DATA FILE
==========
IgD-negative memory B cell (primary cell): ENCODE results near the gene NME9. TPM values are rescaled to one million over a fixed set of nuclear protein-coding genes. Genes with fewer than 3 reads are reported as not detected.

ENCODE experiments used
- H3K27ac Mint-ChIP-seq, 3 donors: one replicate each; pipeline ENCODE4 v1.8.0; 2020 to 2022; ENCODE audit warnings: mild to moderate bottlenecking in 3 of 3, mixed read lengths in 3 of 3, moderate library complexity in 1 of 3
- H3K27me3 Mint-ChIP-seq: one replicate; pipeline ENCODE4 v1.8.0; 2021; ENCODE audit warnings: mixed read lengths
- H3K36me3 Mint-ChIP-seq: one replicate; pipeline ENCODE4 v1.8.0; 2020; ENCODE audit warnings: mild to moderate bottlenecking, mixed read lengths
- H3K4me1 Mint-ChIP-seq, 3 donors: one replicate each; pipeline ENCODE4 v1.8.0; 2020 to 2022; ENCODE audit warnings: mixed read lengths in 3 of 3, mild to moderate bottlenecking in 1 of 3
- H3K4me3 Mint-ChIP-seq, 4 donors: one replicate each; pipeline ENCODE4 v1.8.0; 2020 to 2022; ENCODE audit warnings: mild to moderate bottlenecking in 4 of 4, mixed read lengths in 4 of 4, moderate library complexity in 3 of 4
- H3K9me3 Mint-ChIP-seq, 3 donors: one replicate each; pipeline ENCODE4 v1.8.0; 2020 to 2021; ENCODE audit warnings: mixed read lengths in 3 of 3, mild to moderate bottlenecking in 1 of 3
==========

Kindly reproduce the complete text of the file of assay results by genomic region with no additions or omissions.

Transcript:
IgD-negative memory B cell (primary cell): ENCODE results near the gene NME9. TPM values are rescaled to one million over a fixed set of nuclear protein-coding genes. Genes with fewer than 3 reads are reported as not detected.

ENCODE experiments used
- H3K27ac Mint-ChIP-seq, 3 donors: one replicate each; pipeline ENCODE4 v1.8.0; 2020 to 2022; ENCODE audit warnings: mild to moderate bottlenecking in 3 of 3, mixed read lengths in 3 of 3, moderate library complexity in 1 of 3
- H3K27me3 Mint-ChIP-seq: one replicate; pipeline ENCODE4 v1.8.0; 2021; ENCODE audit warnings: mixed read lengths
- H3K36me3 Mint-ChIP-seq: one replicate; pipeline ENCODE4 v1.8.0; 2020; ENCODE audit warnings: mild to moderate bottlenecking, mixed read lengths
- H3K4me1 Mint-ChIP-seq, 3 donors: one replicate each; pipeline ENCODE4 v1.8.0; 2020 to 2022; ENCODE audit warnings: mixed read lengths in 3 of 3, mild to moderate bottlenecking in 1 of 3
- H3K4me3 Mint-ChIP-seq, 4 donors: one replicate each; pipeline ENCODE4 v1.8.0; 2020 to 2022; ENCODE audit warnings: mild to moderate bottlenecking in 4 of 4, mixed read lengths in 4 of 4, moderate library complexity in 3 of 4
- H3K9me3 Mint-ChIP-seq, 3 donors: one replicate each; pipeline ENCODE4 v1.8.0; 2020 to 2021; ENCODE audit warnings: mixed read lengths in 3 of 3, mild to moderate bottlenecking in 1 of 3